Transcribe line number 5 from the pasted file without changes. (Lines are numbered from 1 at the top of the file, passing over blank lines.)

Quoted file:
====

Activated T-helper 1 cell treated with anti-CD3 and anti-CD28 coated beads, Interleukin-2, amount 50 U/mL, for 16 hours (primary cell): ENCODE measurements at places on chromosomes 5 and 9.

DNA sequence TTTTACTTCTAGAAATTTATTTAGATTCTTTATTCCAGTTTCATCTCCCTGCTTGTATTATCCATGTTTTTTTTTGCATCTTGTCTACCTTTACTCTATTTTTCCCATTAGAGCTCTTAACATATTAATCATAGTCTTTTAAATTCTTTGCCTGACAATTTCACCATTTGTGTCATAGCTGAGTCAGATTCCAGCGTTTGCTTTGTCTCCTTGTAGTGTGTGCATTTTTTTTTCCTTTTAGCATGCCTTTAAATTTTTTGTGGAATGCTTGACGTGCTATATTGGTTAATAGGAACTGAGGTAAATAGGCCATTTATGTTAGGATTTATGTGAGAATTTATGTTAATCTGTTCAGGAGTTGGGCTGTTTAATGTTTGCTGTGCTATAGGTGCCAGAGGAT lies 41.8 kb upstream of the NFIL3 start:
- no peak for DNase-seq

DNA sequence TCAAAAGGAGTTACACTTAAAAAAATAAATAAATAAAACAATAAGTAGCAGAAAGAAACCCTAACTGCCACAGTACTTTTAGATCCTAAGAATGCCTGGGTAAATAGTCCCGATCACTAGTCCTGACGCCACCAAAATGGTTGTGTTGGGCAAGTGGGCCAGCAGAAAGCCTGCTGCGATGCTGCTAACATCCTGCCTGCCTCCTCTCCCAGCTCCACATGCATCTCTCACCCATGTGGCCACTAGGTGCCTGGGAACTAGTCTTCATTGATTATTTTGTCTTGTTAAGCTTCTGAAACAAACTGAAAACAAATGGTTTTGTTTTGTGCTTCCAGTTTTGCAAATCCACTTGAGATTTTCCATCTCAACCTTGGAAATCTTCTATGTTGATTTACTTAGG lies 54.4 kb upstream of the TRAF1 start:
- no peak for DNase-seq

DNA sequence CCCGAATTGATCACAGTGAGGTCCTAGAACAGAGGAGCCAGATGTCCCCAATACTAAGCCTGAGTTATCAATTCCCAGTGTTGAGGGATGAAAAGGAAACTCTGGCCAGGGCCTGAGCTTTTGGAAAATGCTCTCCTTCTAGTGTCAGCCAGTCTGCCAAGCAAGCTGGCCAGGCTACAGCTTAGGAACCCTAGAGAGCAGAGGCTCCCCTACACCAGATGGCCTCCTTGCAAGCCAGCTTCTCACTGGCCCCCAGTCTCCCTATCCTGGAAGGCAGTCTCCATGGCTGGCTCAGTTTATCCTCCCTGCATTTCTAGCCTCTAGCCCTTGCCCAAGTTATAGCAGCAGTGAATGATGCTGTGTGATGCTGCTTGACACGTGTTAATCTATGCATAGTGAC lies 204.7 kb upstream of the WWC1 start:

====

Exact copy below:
- no peak for DNase-seq